Steyerl’s argument evidently concurs in several respects with someone like Pinney’s distinction between “two ways of the Photograph” – between that which subjects the thing to “the civilized code of perfect illusion” and that which engages a disturbing “wakening of intractable reality”. (Steyerl references, albeit ambiguously, Dziga Vertov’s “pulsating symphony of matter” in The Man With A Movie Camera as that which resists the documentary treatment of things as objects, “as evidence for human plots”, or a complicity in “creating power/knowledge”.) Nonetheless, a conception of things that “staunchly remain things, refusing to be identifiable in the register of human beings” is also not, I think, unproblematic, in either philosophical or political terms. First of all, as Svenja Bromberg has pointed out, there is, to put it bluntly, a danger of political complacency in suggesting that embracing objectification might itself somehow displace “the classed, racialised and gendered oppressions of capitalist reality”, as if even to talk about the subjectivation of those “masses of people [that] have never been granted any ‘subject status’ in the first place and are, instead, rendered mere objects or even superfluous” would be to submit to some violence of 'representation'.

Second, in turning away from the sheer aesthetic 'wonder' or 'disturbance' celebrated by Bogost or Pinney, the most obvious point about these traumatised images-as-things is that, if they 'speak', what they seem to speak almost exclusively of is human things, of human violence and destructiveness. The “form of translation” that would genuinely “engage with the contemporary community of matter” is, Steyerl writes in “The Language of Things”, that “documentary articulation [which would] reflect and thus amplify the language of those things which are dragged across the globe on road to commodification at neck breaking speed or again tossed away and discarded as useless junk”. But it is, of course, ‘us’ who are discarding them. And if according to Steyerl the “negativity of the thing can be discerned by its bruises”, “the traces of its rips and transfers”, which mean that it can never be taken as somehow “outside history”, such images as “fossilized diagrams of political and physical violence” are still about an “information” that can hardly be understood as external to “the register of human beings”. (It is, after all, not a non-human "violence" that is at issue here.) Indeed, while Steyerl suggests that, “through their material composition”, poor images “reach far beyond the sphere of representation and into a world where the order of things and humans, of life, death and identity, is suspended”, the politicised distinction she wants to make between “two different resolutions” of the image – the “anonymous poor image” and the “crystal-clear piece of official evidence” – is perhaps less about a distinction between the 'real' thing and the 'represented' than it is about two different relations of re-presentation and reality.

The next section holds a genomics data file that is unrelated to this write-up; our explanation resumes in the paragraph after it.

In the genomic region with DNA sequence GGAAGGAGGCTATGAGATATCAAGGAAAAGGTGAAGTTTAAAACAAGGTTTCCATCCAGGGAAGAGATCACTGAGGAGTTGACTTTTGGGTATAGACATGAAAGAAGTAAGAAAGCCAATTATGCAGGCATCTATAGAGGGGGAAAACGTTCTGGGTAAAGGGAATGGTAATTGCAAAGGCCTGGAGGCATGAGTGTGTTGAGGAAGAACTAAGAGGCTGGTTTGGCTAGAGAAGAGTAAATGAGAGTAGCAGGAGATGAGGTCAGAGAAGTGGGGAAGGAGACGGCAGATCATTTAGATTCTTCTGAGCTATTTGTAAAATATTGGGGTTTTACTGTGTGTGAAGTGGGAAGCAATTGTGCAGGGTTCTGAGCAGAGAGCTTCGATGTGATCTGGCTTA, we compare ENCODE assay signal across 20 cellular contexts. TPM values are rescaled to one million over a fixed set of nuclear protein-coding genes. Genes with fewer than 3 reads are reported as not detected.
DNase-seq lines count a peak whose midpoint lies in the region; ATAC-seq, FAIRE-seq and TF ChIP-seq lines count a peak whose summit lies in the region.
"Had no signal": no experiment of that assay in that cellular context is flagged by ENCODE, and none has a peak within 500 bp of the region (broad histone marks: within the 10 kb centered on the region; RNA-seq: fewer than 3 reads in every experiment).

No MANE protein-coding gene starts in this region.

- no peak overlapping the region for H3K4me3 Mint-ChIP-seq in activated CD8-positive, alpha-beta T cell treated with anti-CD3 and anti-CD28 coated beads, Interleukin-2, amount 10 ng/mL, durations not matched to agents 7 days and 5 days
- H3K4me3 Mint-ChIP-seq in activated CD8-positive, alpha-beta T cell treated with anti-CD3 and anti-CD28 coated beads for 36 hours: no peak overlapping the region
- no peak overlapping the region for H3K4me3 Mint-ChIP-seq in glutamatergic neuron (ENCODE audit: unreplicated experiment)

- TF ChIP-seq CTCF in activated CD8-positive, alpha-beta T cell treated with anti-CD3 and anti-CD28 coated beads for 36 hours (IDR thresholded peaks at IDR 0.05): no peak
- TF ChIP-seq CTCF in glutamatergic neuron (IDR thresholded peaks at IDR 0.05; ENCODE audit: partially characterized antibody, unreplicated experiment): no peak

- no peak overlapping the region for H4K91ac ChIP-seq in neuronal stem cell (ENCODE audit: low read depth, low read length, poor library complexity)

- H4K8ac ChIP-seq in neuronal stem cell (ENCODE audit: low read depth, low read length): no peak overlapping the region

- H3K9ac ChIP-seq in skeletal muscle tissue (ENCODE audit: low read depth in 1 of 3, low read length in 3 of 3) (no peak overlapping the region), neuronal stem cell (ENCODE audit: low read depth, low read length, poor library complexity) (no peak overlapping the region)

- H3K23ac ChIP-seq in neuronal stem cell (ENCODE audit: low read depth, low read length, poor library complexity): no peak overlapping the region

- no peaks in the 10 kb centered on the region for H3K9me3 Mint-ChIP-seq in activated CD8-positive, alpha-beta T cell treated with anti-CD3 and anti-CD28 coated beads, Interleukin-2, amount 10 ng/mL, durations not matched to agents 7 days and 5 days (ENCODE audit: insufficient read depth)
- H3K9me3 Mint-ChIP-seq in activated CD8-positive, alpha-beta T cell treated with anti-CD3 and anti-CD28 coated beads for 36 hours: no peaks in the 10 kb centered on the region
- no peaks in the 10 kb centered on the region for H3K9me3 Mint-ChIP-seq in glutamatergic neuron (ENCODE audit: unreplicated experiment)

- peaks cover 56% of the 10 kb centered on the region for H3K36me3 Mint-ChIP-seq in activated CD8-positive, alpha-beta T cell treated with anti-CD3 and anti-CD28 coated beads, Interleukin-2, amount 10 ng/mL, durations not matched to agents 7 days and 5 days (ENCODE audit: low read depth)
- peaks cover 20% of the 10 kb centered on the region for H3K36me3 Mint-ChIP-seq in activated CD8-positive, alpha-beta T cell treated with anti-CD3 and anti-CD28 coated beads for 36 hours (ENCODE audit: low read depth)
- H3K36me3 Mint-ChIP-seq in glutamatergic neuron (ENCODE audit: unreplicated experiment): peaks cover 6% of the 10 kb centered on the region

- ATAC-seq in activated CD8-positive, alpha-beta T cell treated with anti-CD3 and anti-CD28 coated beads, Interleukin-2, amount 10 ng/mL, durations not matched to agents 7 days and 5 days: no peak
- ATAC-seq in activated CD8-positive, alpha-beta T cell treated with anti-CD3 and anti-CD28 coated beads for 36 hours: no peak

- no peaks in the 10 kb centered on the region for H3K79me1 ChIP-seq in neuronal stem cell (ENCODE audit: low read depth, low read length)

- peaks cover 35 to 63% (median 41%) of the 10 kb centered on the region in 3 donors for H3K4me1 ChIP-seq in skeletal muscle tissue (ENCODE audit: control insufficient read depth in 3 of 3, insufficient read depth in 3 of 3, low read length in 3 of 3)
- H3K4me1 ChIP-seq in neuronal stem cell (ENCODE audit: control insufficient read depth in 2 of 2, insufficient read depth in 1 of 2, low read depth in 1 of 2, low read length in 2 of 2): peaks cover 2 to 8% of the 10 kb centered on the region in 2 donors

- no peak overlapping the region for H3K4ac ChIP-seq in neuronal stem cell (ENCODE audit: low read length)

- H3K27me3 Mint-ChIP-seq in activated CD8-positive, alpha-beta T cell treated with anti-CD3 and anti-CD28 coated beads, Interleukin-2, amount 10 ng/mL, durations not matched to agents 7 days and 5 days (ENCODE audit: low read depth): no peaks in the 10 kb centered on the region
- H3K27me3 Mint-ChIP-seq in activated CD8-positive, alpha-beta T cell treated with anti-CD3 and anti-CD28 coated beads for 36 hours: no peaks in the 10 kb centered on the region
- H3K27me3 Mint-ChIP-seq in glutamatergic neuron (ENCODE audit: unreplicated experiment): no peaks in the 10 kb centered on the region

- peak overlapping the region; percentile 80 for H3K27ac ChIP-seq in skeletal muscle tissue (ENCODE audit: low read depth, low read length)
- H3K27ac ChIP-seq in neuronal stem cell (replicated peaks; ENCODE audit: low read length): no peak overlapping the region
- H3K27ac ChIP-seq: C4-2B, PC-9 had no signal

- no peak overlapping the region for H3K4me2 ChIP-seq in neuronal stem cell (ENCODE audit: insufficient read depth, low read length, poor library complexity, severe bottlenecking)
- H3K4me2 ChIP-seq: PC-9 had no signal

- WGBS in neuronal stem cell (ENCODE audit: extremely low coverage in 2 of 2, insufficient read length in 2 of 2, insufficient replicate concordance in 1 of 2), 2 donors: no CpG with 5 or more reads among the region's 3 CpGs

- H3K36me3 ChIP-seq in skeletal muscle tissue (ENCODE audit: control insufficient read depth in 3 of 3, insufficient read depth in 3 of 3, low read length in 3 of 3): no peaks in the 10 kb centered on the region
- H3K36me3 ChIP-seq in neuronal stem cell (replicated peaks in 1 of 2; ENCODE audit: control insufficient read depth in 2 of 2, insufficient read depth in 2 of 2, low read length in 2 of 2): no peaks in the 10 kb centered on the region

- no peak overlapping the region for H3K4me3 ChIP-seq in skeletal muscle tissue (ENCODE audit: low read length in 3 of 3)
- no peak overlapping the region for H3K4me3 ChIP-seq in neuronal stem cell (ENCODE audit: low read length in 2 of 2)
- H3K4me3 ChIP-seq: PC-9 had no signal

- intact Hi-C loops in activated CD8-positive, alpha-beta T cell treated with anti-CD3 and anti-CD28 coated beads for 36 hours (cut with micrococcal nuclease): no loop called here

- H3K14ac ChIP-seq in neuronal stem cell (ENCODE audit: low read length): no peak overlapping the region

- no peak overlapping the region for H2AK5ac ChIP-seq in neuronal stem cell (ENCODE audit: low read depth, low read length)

Hito Steyerl, In Free Fall, 2012. HD video with sound, 34 min., video still © Hito Steyerl
In fact, at its extreme, we might say that, unlike Pinney’s ultimate aestheticism, what precisely makes Steyerl’s conception of "the poor image" so interesting is the ways in which, as a kind of “fossil” or “monad”, it remains in fact strongly indexical (like Benjamin’s “bloody fingerprint”) but not necessarily ‘iconic’ in Pierce’s terms (or what Steyerl seems to mean, first and foremost, by ‘representational’). If in this sense a conventional photographic ‘realist paradigm’ relies precisely on the coincidence or conflation of indexical and iconic, through which the value of photographic ‘evidence’ can be measured in terms of visual correspondence or likeness, here it is the 'materiality' of the image itself (what she calls its “form”, though this is perhaps no longer quite the best word here) that becomes the 'index'.